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Biochemical comparison of Anopheles gambiae and human NADPH P450 reductases reveals different 2'-5'-ADP and FMN binding traits.

Lian LY, Widdowson P, McLaughlin LA, Paine MJ - PLoS ONE (2011)

Bottom Line: Close functional similarities were found with respect to the steady state kinetics of cytochrome c reduction, with rates (k(cat)) of 105 s(-1) and 88 s(-1), respectively, for mosquito and human CPR.However, the inhibitory effects of 2',5'-ADP on activity were different; the IC(50) value of AgCPR for 2',5'-ADP was significantly higher (6-10 fold) than human CPR (hCPR) in both phosphate and phosphate-free buffer, indicative of a decrease in affinity for 2',5'-ADP.Furthermore, AgCPR was an order of magnitude more sensitive than hCPR to the reductase inhibitor diphenyliodonium chloride (IC(50) = 28 µM±2 and 361±31 µM respectively).

View Article: PubMed Central - PubMed

Affiliation: School of Biological Sciences, University of Liverpool, Liverpool, United Kingdom. Lu-Yun.Lian@liverpool.ac.uk

ABSTRACT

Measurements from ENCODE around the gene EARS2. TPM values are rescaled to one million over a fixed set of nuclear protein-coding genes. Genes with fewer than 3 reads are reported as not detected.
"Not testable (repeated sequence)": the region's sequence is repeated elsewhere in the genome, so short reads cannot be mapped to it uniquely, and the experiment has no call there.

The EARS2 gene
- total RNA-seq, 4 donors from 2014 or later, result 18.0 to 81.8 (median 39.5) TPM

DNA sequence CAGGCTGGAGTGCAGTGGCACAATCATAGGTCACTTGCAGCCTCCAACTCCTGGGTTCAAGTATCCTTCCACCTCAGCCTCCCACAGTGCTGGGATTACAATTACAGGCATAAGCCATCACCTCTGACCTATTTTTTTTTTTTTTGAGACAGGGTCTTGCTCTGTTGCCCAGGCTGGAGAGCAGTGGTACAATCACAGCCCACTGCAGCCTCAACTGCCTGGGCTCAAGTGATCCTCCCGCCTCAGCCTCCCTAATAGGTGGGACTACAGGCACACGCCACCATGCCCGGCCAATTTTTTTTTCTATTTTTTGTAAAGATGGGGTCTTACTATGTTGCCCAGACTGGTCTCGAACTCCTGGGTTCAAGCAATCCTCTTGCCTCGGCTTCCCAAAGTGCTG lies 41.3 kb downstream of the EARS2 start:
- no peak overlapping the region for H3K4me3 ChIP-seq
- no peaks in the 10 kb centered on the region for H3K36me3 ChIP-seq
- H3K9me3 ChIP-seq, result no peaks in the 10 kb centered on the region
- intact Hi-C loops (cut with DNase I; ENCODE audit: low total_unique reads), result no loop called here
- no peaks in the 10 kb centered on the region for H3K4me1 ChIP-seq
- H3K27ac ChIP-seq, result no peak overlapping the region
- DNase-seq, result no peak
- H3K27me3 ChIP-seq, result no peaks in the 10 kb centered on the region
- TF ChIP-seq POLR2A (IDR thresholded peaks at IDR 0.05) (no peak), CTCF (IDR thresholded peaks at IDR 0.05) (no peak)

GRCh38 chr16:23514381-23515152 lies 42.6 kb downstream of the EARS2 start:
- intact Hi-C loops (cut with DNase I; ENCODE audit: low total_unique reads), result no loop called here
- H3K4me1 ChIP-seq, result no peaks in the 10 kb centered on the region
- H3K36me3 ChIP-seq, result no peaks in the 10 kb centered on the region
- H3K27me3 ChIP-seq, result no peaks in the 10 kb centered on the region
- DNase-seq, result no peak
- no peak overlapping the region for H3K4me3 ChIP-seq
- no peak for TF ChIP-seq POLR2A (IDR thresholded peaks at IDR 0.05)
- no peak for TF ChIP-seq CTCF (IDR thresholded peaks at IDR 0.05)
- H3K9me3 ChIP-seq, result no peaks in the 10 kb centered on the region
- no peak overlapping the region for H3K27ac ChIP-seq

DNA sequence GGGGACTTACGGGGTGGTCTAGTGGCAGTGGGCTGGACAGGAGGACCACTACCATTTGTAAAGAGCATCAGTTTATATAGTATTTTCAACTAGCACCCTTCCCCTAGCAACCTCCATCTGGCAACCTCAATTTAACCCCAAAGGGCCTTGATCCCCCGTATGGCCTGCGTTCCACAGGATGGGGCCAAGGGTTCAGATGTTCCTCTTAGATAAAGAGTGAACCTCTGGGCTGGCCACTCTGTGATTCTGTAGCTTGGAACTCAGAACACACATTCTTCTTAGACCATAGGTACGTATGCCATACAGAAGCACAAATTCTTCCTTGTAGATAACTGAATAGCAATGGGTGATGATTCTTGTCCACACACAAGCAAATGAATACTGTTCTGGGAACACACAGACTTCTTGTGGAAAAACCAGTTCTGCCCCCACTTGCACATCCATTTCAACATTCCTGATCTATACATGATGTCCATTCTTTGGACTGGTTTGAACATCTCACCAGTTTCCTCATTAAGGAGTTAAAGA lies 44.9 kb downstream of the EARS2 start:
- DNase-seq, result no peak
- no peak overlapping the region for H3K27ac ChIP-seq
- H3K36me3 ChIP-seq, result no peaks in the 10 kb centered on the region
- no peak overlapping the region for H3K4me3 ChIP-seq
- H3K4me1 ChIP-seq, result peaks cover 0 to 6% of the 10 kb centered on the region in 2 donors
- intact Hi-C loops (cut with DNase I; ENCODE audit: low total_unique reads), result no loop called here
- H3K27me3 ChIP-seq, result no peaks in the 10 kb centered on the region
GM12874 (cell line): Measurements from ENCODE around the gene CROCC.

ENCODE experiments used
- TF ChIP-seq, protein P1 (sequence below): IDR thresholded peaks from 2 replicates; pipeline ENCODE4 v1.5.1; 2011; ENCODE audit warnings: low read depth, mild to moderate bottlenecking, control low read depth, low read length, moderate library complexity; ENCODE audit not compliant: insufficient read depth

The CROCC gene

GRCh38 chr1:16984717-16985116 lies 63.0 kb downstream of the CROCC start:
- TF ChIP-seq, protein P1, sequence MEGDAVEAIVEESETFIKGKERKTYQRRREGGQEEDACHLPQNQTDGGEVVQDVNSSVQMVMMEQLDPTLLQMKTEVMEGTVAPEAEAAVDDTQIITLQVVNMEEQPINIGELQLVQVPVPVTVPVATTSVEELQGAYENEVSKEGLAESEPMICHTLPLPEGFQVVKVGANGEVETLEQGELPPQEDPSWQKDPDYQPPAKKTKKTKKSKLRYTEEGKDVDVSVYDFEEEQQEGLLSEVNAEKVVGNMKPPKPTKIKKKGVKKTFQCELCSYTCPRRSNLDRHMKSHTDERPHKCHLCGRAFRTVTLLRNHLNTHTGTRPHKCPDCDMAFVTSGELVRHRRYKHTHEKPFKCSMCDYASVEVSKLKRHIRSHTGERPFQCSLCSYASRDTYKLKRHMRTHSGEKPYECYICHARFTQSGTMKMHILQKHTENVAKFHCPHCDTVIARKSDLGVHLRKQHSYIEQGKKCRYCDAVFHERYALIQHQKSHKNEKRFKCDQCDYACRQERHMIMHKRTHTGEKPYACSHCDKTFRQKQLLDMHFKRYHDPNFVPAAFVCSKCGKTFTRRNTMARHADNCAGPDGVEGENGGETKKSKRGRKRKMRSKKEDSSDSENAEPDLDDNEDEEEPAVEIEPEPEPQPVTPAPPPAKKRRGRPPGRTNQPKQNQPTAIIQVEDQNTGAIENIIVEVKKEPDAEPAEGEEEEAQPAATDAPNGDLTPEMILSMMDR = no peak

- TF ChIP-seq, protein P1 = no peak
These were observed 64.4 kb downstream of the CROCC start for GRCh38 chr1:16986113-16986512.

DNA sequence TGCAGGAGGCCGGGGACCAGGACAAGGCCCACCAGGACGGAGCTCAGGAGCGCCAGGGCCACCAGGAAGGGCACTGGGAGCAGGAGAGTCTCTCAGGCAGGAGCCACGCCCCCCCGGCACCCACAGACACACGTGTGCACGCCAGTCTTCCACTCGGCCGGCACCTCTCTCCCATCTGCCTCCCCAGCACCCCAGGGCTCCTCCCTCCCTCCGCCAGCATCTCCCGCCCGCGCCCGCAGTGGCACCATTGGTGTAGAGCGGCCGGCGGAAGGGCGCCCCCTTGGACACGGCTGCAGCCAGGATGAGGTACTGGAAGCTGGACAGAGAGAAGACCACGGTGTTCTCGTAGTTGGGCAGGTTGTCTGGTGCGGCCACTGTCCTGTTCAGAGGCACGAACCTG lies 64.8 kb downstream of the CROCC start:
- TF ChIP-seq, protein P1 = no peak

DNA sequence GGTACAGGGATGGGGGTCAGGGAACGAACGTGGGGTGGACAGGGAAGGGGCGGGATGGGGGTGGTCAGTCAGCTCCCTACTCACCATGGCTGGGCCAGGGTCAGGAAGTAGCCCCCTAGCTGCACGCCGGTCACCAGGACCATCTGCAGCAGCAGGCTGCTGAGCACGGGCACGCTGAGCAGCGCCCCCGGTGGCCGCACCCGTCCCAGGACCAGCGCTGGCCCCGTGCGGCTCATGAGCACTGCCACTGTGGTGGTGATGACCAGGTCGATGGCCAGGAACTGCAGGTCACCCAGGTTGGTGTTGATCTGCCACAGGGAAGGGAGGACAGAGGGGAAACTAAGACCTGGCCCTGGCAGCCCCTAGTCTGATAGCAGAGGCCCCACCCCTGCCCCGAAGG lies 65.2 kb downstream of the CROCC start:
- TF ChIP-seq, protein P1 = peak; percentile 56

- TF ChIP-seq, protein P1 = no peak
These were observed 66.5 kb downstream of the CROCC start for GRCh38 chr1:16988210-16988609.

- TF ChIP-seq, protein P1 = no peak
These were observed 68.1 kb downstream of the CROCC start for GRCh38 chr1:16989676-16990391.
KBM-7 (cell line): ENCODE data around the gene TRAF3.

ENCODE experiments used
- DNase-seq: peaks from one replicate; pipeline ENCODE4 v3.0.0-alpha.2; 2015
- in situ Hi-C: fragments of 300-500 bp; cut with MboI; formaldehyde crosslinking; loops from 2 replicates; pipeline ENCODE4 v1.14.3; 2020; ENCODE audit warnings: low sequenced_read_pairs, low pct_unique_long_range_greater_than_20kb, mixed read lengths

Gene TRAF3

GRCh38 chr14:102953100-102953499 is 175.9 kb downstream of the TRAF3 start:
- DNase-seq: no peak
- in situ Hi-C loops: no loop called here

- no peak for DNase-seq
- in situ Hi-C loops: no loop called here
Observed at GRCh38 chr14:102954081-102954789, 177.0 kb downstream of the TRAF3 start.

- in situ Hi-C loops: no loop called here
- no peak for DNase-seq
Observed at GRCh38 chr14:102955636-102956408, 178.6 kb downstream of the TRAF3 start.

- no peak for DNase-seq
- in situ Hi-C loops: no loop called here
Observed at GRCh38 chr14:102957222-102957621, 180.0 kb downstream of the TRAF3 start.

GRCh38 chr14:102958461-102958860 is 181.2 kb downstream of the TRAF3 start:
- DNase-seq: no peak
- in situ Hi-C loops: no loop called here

NADPH-cytochrome P450 oxidoreductase (CPR) plays a central role in chemical detoxification and insecticide resistance in Anopheles gambiae, the major vector for malaria. Anopheles gambiae CPR (AgCPR) was initially expressed in Eschericia coli but failed to bind 2',5'-ADP Sepharose. To investigate this unusual trait, we expressed and purified a truncated histidine-tagged version for side-by-side comparisons with human CPR. Close functional similarities were found with respect to the steady state kinetics of cytochrome c reduction, with rates (k(cat)) of 105 s(-1) and 88 s(-1), respectively, for mosquito and human CPR. However, the inhibitory effects of 2',5'-ADP on activity were different; the IC(50) value of AgCPR for 2',5'-ADP was significantly higher (6-10 fold) than human CPR (hCPR) in both phosphate and phosphate-free buffer, indicative of a decrease in affinity for 2',5'-ADP. This was confirmed by isothermal titration calorimetry where binding of 2',5'-ADP to AgCPR (K(d) = 410±18 nM) was ∼10 fold weaker than human CPR (K(d) = 38 nM). Characterisation of the individual AgFMN binding domain revealed much weaker binding of FMN (K(d) = 83±2.0 nM) than the equivalent human domain (K(d) = 23±0.9 nM). Furthermore, AgCPR was an order of magnitude more sensitive than hCPR to the reductase inhibitor diphenyliodonium chloride (IC(50) = 28 µM±2 and 361±31 µM respectively). Taken together, these results reveal unusual biochemical differences between mosquito CPR and the human form in the binding of small molecules that may aid the development of 'smart' insecticides and synergists that selectively target mosquito CPR.